Healing services demonstrate Jesus’ power to mend the wounds of abuse

April is Child Abuse Prevention Month, a national effort to raise awareness of all forms of abuse, including physical, emotional and sexual abuse, and online sexual exploitation, along with the risk factors that can lead to child abuse and neglect.

The Archdiocese of Omaha works to protect children, as well as vulnerable adults, through adherence to the U.S. bishops’ “Charter for the Protection of Children and Young People,” which sets forth guidelines for dealing with allegations of sexual abuse by clergy and for reconciliation, healing, accountability and prevention of future acts of abuse.

The archdiocese’s Victim Outreach and Prevention Office also conducts safe environment training for children plus background checks, training and certification for church and school personnel who have contact with children, and ministers to past victims of abuse through its programs, such as the April 4 service described in the story below.


One of the most common characteristics of someone who has suffered from abuse – whether as a child or later in life – is a pervasive feeling of unworthiness.

“When you are wounded – especially in childhood but also as an adult – you don’t think you’re worthy,” said Mary Beth Hanus, director of the Victim Outreach and Prevention Office for the Archdiocese of Omaha. “You don’t think you’re ‘as good as ….’”

Hanus and her staff keep this in mind when planning healing services for individuals impacted by abuse and those who love them, such as the one held April 4 at St. Leo the Great Church in Omaha.

“The care put into making the service as beautiful as possible is designed to let those who have been wounded by abuse know that they are worthy, that they are a child of God,” Hanus said.

With Archbishop George J. Lucas presiding, the service included a Litany of Healing and beautiful music, followed by a wine and cheese reception.

The first healing service was held in 2017 at St. Cecilia Cathedral. Since then, they have become twice-yearly events – once in Omaha and once in Norfolk. The next Norfolk service will be Sept. 29, 7 p.m. at St. Mary Church.

“This is something we are committed to and want to have every year because it might take someone two years to have the courage to come,” Hanus said.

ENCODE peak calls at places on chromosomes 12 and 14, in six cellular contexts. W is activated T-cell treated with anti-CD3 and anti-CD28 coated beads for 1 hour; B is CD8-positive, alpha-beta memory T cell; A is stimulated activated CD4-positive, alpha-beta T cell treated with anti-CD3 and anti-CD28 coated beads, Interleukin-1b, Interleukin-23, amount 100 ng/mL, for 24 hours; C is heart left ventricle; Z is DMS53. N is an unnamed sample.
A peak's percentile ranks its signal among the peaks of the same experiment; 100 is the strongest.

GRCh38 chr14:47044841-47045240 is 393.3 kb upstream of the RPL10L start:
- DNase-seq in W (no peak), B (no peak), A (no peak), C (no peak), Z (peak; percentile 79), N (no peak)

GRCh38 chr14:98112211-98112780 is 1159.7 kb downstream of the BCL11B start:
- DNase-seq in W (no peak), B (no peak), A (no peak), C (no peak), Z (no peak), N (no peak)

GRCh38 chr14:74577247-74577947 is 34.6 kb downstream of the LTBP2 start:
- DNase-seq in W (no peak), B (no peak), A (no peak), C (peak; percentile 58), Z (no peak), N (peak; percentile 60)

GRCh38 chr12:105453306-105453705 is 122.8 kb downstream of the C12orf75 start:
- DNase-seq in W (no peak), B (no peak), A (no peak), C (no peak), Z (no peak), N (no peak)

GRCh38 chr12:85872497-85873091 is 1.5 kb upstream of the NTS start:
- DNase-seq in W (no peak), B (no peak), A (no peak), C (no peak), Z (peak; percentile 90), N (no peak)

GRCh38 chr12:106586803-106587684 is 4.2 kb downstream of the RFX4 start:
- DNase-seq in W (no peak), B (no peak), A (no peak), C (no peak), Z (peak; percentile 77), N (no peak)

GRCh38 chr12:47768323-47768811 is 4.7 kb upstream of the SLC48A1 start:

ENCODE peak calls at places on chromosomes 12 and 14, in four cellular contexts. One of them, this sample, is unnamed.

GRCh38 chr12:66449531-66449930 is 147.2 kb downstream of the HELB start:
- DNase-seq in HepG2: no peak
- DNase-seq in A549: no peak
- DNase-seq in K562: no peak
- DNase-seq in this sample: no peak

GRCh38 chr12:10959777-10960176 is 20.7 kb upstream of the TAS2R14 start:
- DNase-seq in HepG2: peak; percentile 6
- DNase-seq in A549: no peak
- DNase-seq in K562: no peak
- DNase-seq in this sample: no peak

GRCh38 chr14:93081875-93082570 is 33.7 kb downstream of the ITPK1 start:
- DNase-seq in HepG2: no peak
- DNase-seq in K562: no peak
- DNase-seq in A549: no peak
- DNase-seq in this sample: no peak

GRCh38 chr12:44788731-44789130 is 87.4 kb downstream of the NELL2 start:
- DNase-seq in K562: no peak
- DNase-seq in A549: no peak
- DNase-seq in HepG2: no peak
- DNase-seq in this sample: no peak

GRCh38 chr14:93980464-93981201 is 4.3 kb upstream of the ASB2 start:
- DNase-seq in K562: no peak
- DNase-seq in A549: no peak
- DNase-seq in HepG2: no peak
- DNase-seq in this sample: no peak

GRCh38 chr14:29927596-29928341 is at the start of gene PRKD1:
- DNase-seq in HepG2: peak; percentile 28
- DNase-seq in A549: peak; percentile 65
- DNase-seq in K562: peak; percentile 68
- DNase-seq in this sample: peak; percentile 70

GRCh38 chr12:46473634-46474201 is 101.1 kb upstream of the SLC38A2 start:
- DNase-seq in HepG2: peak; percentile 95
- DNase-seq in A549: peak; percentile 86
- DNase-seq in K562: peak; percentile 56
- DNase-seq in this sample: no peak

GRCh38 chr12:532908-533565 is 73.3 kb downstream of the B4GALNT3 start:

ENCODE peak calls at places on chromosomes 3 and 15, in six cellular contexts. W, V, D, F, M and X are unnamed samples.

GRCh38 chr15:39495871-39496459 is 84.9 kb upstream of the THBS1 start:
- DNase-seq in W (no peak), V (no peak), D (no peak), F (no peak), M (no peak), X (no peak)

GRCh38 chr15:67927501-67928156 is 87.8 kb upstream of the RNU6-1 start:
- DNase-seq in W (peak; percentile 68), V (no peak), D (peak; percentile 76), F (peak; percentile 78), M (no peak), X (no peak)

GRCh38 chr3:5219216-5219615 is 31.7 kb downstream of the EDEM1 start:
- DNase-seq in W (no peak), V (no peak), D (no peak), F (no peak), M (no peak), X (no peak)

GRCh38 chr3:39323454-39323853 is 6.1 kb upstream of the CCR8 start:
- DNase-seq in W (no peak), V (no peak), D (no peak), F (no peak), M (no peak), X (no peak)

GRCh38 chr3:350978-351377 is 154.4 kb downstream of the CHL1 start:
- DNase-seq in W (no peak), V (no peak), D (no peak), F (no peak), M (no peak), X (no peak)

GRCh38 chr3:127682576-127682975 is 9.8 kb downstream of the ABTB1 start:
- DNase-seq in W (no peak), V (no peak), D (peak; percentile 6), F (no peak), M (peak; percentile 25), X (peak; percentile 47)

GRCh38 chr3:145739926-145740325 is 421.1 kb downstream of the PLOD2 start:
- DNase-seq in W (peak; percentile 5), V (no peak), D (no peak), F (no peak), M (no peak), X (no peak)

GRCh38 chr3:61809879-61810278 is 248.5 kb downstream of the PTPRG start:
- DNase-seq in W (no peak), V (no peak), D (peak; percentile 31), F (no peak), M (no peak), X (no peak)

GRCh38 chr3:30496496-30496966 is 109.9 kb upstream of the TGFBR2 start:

The service is valuable because it brings abuse out into the light so people can heal, Hanus said. She goes on to say that many people who suffer from anxiety or depression don’t realize that those things often stem from abuse that has never been acknowledged. Bringing that abuse to the light in a Christ-centered environment is critical for people to begin a journey toward healing.

“Counseling helps with coping and with understanding, but Jesus is the only one that can heal,” Hanus said.

Her goal is that anyone who has been wounded by abuse of any kind, or loves someone who has, will come to a healing service. She emphasizes that these services are ecumenical, and you don’t have to be Catholic to attend.

Mary Maguire works with Hanus in the Victim Outreach and Prevention Office and can attest to the power of healing services for those carrying wounds, many since childhood. She said there are many tears shed, especially by men.

“The men couldn’t verbalize it to other people, but the fact that their suffering was brought out and respected, they were validated,” Maguire said. “It’s so personal. You feel like you are bearing it alone, but when you come here and see all these people and the archbishop – you understand that there is healing here.”

She said many people who attend the reception don’t want to leave at the end of the night because they finally feel like they have found a path toward healing.

Lynn Schultz is a parishioner at St. Leo and helps with the healing services, setting up tables and greeting attendees. As someone who has experienced abuse in her past, she understands firsthand the tremendous impact of the services.

“Taking the opportunity to sit with Christ and be present in those moments when prayers are offered specifically for you, for the pain and suffering that you have experienced, can be life-changing,” Shultz said. “You can experience the healing love that Christ is waiting to give you.”

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